In the summer of 2007, CIT Group hosted a gala on the luxury liner Queen Mary 2 and hired American singer and actress Patti LuPone to perform. After the revelers left, CIT CEO Jeffrey Peek and his wife stayed on board for a cruise. After all, this was the life of a Wall Street CEO that Peek had coveted since being passed over at Merrill Lynch for the top job in 2002. Peek took the CEO position at CIT the next year, with ambitions to turn the sleepy middle-market lender into a major player.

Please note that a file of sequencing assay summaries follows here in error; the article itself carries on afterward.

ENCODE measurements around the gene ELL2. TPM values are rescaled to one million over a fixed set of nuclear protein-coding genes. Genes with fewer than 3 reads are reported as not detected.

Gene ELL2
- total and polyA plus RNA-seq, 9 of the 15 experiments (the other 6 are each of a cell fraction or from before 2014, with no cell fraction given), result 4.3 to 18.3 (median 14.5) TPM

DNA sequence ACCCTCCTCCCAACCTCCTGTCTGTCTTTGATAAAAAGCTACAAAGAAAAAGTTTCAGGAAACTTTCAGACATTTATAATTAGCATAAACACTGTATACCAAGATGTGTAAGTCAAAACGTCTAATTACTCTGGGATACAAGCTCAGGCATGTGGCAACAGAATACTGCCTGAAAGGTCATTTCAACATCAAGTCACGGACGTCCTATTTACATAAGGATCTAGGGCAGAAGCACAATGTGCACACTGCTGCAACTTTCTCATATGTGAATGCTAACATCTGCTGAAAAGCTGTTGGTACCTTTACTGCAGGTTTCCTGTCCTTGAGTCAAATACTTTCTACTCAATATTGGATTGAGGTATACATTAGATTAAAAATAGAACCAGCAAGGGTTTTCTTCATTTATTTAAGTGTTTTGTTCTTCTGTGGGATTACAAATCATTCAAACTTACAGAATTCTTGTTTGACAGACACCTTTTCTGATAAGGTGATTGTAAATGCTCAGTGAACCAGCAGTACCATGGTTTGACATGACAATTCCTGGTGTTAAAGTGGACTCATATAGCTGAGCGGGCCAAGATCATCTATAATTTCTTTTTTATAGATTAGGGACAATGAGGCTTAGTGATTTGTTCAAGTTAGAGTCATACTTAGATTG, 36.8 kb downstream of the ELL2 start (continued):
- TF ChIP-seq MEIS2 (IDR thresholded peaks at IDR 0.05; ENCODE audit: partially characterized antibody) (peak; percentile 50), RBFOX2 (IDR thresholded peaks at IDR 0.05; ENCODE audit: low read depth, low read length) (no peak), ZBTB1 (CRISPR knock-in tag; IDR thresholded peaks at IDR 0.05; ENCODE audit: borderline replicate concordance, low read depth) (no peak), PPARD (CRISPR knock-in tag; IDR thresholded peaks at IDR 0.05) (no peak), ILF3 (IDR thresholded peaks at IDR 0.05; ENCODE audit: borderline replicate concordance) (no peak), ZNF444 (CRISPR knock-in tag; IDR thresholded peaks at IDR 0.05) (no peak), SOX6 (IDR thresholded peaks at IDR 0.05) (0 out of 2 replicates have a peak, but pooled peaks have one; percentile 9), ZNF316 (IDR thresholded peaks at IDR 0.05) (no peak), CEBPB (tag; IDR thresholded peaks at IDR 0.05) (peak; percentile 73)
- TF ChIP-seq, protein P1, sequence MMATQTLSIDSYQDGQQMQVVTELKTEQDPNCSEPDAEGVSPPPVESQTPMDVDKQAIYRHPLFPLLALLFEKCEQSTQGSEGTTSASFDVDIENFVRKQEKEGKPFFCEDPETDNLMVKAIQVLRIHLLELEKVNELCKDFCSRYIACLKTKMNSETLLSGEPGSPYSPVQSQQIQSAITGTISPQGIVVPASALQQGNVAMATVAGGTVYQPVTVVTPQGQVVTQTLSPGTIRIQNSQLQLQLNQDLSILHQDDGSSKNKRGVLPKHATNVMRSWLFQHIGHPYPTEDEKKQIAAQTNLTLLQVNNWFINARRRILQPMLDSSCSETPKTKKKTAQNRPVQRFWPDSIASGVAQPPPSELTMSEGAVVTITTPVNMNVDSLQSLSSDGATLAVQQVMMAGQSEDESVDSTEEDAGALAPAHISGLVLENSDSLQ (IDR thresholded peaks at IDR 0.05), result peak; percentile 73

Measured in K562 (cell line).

Under Peek, CIT expanded rapidly but the credit crisis left the firm struggling to refinance. At the beginning of this month, the firm filed for Chapter 11 bankruptcy protection. In October, Peek announced he will step down at the end of the year, but it was too late to appease critics. "If CIT was the Titanic, the ship had already hit the iceberg and was taking on water rapidly," says Sean Egan, managing director of Haverford, Pennsylvaniabased Egan-Jones Ratings. "The job of any good CEO is to anticipate market conditions, and Peek failed to do that."